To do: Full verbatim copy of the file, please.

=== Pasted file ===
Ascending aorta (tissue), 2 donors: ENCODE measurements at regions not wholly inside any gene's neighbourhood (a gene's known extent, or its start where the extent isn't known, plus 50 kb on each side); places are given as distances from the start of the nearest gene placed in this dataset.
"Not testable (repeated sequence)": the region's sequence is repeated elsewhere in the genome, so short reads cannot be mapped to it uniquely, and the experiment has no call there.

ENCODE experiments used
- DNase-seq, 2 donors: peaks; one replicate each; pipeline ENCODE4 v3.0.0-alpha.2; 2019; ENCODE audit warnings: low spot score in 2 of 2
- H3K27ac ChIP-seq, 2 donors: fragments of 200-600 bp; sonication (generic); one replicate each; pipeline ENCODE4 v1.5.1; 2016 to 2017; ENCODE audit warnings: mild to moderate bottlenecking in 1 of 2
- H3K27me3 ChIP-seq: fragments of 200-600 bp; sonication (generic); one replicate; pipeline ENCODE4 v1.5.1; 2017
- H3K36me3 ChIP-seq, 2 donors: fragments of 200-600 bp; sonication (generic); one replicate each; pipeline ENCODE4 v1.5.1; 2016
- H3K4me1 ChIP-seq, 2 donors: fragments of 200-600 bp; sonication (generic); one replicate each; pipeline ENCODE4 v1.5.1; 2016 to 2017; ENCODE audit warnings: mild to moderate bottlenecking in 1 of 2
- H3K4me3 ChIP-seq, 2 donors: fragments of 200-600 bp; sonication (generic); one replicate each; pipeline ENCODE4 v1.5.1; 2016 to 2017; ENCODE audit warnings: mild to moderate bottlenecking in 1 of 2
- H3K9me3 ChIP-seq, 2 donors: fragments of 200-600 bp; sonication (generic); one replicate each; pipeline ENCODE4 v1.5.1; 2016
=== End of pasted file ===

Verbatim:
Ascending aorta (tissue), 2 donors: ENCODE measurements at regions not wholly inside any gene's neighbourhood (a gene's known extent, or its start where the extent isn't known, plus 50 kb on each side); places are given as distances from the start of the nearest gene placed in this dataset.
"Not testable (repeated sequence)": the region's sequence is repeated elsewhere in the genome, so short reads cannot be mapped to it uniquely, and the experiment has no call there.

ENCODE experiments used
- DNase-seq, 2 donors: peaks; one replicate each; pipeline ENCODE4 v3.0.0-alpha.2; 2019; ENCODE audit warnings: low spot score in 2 of 2
- H3K27ac ChIP-seq, 2 donors: fragments of 200-600 bp; sonication (generic); one replicate each; pipeline ENCODE4 v1.5.1; 2016 to 2017; ENCODE audit warnings: mild to moderate bottlenecking in 1 of 2
- H3K27me3 ChIP-seq: fragments of 200-600 bp; sonication (generic); one replicate; pipeline ENCODE4 v1.5.1; 2017
- H3K36me3 ChIP-seq, 2 donors: fragments of 200-600 bp; sonication (generic); one replicate each; pipeline ENCODE4 v1.5.1; 2016
- H3K4me1 ChIP-seq, 2 donors: fragments of 200-600 bp; sonication (generic); one replicate each; pipeline ENCODE4 v1.5.1; 2016 to 2017; ENCODE audit warnings: mild to moderate bottlenecking in 1 of 2
- H3K4me3 ChIP-seq, 2 donors: fragments of 200-600 bp; sonication (generic); one replicate each; pipeline ENCODE4 v1.5.1; 2016 to 2017; ENCODE audit warnings: mild to moderate bottlenecking in 1 of 2
- H3K9me3 ChIP-seq, 2 donors: fragments of 200-600 bp; sonication (generic); one replicate each; pipeline ENCODE4 v1.5.1; 2016